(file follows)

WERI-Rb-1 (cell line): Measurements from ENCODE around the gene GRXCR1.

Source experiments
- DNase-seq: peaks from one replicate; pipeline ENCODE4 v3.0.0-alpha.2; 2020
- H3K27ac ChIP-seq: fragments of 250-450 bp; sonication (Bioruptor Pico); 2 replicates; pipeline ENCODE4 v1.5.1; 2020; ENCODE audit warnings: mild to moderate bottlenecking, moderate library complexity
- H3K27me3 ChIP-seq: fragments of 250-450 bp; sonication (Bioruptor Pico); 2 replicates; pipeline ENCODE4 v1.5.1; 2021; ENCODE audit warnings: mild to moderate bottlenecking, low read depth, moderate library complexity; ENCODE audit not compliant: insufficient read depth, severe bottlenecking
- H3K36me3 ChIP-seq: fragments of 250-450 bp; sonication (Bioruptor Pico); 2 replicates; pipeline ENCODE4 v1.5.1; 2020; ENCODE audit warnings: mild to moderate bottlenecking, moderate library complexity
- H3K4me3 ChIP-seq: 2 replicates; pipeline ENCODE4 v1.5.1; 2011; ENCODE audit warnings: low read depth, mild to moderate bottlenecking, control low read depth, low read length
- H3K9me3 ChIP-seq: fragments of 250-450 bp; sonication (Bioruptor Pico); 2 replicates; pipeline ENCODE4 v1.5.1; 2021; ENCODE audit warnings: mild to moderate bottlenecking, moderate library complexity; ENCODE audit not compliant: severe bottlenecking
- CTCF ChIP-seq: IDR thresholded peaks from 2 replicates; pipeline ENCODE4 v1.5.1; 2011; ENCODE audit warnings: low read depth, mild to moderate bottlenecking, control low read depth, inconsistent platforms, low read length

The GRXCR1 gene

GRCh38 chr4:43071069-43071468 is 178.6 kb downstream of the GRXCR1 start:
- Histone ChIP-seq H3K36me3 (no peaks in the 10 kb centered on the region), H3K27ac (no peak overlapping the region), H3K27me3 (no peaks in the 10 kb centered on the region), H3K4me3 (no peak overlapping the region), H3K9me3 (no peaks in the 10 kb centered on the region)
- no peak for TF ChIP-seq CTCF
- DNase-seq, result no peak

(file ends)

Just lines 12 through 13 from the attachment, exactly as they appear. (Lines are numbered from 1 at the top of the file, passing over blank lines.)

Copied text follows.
- Histone ChIP-seq H3K36me3 (no peaks in the 10 kb centered on the region), H3K27ac (no peak overlapping the region), H3K27me3 (no peaks in the 10 kb centered on the region), H3K4me3 (no peak overlapping the region), H3K9me3 (no peaks in the 10 kb centered on the region)
- no peak for TF ChIP-seq CTCF